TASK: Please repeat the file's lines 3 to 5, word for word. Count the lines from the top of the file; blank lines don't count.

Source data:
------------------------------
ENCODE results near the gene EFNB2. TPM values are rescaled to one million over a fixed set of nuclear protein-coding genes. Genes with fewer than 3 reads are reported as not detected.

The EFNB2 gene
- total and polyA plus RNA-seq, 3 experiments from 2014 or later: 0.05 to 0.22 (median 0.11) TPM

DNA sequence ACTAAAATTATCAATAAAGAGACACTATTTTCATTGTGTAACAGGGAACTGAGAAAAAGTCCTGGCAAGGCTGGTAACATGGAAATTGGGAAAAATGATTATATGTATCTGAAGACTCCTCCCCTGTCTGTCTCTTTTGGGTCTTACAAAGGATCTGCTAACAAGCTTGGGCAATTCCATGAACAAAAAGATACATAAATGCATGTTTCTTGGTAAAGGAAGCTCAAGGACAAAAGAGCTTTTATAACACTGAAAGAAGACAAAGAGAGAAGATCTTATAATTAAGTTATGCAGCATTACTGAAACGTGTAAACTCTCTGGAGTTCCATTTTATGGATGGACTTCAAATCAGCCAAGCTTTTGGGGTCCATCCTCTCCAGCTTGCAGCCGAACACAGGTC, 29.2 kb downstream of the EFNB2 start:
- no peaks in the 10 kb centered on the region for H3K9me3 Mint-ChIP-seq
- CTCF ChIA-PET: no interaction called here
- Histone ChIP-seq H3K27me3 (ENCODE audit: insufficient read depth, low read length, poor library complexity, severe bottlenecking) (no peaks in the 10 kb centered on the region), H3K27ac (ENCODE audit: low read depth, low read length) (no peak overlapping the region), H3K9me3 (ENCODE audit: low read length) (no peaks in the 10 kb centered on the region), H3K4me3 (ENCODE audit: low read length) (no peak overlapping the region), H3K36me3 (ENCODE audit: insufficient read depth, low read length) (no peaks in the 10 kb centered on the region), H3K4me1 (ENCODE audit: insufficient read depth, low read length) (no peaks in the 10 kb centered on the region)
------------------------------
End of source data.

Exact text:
- total and polyA plus RNA-seq, 3 experiments from 2014 or later: 0.05 to 0.22 (median 0.11) TPM

DNA sequence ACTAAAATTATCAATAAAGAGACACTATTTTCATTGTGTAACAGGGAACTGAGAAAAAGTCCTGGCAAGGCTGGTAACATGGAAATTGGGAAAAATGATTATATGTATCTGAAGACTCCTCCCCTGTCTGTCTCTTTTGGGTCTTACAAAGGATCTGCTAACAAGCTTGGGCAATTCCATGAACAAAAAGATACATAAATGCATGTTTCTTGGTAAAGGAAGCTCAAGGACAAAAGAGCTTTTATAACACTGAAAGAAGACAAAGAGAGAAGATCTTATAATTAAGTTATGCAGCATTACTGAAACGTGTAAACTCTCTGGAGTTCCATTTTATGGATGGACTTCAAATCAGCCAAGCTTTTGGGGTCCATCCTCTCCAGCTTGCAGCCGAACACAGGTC, 29.2 kb downstream of the EFNB2 start:
- no peaks in the 10 kb centered on the region for H3K9me3 Mint-ChIP-seq